Titusville woman may meet death row
The state thinks 44-year-old Margaret Allen deserves to die for her role in the 2005 torture and murder of an acquaintance she thought stole her purse and $2,000.
Prosecutors will pursue a conviction for first-degree premeditated murder and kidnapping, saying the Titusville woman hit Wenda Wright, 39, again and again -- then poured bleach, nail-polish remover and ammonia over her face and choked her with a belt.
Allen's trial is scheduled to begin as early as Monday, with jury selection. A guilty verdict could send Allen to death row, where she'd be one of only two women currently facing execution, compared with 390 men.
Although female death-row inmates are rare, their executions are even rarer.
Experts say the system doesn't favor women: They just commit fewer crimes that make them eligible.
"You have to commit an aggravated murder," said Richard Dieter, executive director of the Death Penalty Information Center, a nonprofit in Washington, D.C.
He said women commit about 10 percent of murders in the country, but only about 1 percent of those executed are women.
Women rarely kill a stranger, or torture and kill someone, Dieter said.
"They have only had 11 executions of women since 1976. It is a rare phenomenon."
According to the Florida Department of Corrections, two women have been executed in the state, including suspected serial killer Aileen Wuornos -- the subject of the 2003 movie "Monster," starring Charlize Theron.
Sixteen women have been sentenced to death in Florida, dating back to 1926, according to the department, but 13 of the original sentences were commuted.
Nationwide, there are 61 women facing execution, making up less than 2 percent of the total death row population.
Wright was reported missing on Feb. 8, 2005, and Titusville police began their investigation.
Two days later, two people not involved with the crime went to the police department and told officers Wright had been murdered.
Then Quinton Allen, Margaret's nephew who is now 24, came forward and told police Wright was killed in his presence.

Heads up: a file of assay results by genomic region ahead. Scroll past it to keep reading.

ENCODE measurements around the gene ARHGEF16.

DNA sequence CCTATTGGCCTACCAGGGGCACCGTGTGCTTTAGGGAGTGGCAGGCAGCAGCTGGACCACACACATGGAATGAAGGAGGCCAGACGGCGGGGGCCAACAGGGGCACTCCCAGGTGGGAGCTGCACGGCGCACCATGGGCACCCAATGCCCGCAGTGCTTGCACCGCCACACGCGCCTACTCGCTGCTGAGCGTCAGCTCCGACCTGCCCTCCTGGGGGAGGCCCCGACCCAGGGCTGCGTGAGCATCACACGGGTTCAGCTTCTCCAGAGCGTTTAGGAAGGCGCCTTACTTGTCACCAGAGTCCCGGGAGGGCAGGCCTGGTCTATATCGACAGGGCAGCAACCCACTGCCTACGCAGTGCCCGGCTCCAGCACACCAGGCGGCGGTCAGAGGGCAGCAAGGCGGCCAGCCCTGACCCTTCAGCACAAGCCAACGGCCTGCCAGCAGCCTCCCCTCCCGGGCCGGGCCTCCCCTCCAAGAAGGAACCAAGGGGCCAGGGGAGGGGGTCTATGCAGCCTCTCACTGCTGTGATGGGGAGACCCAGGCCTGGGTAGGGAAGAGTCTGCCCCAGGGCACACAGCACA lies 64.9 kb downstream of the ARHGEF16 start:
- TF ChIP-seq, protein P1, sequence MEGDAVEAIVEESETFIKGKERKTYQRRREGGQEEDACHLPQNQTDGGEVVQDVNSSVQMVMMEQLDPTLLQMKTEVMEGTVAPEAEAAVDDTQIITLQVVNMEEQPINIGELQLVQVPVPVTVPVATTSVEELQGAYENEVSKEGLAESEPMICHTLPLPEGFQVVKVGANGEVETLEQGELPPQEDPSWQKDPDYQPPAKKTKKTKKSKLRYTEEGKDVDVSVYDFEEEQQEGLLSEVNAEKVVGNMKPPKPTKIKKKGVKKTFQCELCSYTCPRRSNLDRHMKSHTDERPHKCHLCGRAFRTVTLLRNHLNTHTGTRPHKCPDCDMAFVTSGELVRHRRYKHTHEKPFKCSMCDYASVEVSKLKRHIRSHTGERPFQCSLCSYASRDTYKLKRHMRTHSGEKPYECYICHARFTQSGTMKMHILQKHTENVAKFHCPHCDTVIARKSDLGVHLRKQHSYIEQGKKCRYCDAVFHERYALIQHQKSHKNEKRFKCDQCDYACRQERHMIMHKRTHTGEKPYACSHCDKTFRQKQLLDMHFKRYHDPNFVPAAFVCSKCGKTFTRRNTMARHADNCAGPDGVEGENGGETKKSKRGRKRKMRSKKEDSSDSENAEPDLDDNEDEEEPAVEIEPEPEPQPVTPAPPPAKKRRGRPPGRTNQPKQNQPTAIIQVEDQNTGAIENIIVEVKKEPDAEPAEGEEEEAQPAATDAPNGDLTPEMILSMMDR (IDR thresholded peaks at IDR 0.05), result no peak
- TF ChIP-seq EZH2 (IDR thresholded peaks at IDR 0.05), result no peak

Police served a search warrant at Margaret Allen's house, 415 S. Robbins Ave., where the murder allegedly occurred. She and James Martin, now 60, were arrested.
Prosecutors and defense attorneys declined to discuss the Allen case with FLORIDA TODAY, but court and police documents paint a grisly picture.
Allen's purse was missing and she suspected Wright, her housekeeper, who kept denying she had taken it.
At some point during the confrontation, according to documents, Allen started hitting Wright: "Quinton Allen said he was directed to help hold the victim, while Margaret Allen used a cloth belt to bind the victim's legs, and then he was instructed to hold the victim's hands and keep her from getting up . . ."
Police said he feared for his safety because his aunt was carrying a semi-automatic handgun.
Allen then put her knee on the victim's neck and started pouring the bleach and other chemicals on Wright's face.
"The victim was gagging on the chemicals, crying and begging for her life," the documents said.
Margaret tried to put adhesive on her mouth but "the tape would not stick due to the chemicals," Quinton Allen said during a prior hearing.
Wright stopped moving. She was unconscious, Margaret Allen told her nephew, according to records. A day later, she picked up Quinton Allen and told him he would have to help dispose of the body.
A medical examiner's report said the primary cause of her death was homicidal violence and cocaine intoxication.
According to reports, Margaret Allen, her nephew and Martin had trouble getting rid of Wright's body, which weighed more than 300 pounds. They buried it in a shallow grave near State Road 46 in North Brevard.
"Quinton Allen took us to the scene and the grave was located," a police report said.
Quinton Allen pleaded to a second-degree murder charge and is expected to be released from prison in 2019, while Martin pleaded to a charge of accessory after the fact to first-degree murder and served about five years. He was released in October 2009, but is back in jail on a violation of probation charge.
Both received reduced charges and sentences for agreeing to testify against Margaret Allen, whom police believe was the ring leader in the Wright slaying.
She had been convicted of numerous felony charges before the homicide, including possession and sale of drugs and aggravated assault.
In 1991, she faced a charge of first-degree murder, but was found guilty of battery and aggravated battery. Records on that case weren't available.